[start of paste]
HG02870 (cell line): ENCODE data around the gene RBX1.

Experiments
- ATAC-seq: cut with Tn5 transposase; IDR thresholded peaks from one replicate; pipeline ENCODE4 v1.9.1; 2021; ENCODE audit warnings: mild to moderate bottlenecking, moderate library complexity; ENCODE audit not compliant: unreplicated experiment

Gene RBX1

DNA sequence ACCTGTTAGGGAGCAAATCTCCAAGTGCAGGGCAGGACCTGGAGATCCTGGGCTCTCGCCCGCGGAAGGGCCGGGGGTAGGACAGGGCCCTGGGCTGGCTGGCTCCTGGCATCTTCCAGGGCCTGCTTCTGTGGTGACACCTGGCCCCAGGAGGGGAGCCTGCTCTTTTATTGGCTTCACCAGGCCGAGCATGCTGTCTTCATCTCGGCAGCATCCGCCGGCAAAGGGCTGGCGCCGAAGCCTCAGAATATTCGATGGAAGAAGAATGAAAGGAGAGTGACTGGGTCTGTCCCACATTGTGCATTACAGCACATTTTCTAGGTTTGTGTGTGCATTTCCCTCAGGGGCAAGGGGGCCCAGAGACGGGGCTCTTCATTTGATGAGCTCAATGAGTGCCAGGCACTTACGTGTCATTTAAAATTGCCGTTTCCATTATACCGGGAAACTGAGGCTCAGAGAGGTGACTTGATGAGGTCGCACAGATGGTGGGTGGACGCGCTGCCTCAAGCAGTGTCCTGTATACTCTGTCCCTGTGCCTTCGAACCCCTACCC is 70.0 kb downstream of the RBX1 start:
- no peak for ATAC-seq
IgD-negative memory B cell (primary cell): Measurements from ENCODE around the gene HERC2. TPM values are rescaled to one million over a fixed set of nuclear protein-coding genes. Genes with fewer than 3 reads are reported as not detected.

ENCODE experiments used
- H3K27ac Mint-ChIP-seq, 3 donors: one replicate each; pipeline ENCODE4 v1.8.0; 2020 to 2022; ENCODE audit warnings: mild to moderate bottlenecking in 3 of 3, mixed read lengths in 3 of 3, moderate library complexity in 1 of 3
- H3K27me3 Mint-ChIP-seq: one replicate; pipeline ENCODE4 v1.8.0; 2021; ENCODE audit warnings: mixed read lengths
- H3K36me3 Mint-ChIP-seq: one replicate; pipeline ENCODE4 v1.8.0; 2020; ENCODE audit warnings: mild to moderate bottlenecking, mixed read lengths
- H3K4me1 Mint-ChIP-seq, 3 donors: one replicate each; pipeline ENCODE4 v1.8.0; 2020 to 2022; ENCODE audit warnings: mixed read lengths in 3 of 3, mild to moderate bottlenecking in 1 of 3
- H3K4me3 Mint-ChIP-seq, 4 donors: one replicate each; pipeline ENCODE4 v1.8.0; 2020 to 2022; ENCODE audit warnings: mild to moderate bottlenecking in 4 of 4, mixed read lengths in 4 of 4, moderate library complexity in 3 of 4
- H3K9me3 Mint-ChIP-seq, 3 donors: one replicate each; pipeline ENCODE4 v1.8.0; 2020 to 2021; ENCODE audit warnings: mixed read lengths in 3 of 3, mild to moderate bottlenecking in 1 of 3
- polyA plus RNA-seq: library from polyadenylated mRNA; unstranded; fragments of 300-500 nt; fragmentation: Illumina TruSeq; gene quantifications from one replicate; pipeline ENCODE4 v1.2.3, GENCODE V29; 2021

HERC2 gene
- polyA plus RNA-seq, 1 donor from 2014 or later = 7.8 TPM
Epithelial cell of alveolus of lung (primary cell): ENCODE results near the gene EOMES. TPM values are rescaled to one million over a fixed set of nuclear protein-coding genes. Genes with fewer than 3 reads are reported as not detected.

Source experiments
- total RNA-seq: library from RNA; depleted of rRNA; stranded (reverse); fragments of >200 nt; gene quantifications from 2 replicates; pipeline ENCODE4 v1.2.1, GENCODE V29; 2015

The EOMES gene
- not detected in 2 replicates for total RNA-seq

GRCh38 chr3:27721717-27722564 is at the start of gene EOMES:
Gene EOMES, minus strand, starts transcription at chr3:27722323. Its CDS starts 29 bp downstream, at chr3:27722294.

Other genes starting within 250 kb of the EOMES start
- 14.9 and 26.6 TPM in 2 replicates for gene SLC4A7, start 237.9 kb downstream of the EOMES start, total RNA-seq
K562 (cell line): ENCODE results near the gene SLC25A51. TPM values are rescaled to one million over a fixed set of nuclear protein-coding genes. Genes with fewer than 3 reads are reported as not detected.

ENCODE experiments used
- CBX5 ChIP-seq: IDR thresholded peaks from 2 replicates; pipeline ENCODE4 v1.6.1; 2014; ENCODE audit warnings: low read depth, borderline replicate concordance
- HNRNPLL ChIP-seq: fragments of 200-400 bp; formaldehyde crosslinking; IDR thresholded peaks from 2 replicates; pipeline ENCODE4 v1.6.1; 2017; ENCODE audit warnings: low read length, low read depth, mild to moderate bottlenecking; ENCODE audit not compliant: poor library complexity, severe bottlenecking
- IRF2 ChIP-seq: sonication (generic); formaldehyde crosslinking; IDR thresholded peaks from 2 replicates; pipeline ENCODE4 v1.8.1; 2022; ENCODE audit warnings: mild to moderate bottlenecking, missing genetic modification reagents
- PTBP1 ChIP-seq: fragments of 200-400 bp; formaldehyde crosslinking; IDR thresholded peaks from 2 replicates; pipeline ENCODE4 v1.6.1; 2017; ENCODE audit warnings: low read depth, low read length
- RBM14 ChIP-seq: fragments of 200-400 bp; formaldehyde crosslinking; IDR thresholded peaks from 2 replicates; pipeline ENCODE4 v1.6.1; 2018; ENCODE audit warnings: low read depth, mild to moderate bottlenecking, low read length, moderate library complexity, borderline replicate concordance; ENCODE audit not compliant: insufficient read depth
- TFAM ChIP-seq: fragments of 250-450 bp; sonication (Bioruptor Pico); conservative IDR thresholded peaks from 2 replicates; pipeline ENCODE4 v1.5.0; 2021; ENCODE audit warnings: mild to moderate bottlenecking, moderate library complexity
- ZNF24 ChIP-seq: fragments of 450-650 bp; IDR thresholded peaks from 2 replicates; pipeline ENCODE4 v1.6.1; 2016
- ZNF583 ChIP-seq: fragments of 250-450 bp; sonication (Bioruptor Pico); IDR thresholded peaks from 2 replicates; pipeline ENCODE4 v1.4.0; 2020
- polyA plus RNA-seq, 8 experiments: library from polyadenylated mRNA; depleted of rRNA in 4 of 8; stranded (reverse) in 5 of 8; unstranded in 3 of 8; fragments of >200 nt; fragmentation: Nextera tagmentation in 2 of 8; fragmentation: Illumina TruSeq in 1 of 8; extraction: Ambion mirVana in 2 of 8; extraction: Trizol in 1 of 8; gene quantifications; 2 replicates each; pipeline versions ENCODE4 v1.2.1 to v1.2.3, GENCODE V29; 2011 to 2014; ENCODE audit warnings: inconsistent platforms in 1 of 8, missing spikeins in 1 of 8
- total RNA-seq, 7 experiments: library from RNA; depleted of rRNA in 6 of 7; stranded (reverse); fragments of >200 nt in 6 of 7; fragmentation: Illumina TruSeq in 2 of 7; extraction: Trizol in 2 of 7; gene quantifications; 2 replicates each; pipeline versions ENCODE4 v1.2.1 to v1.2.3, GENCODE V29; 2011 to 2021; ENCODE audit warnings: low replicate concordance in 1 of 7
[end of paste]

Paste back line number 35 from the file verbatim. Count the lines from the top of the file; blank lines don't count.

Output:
- ZNF24 ChIP-seq: fragments of 450-650 bp; IDR thresholded peaks from 2 replicates; pipeline ENCODE4 v1.6.1; 2016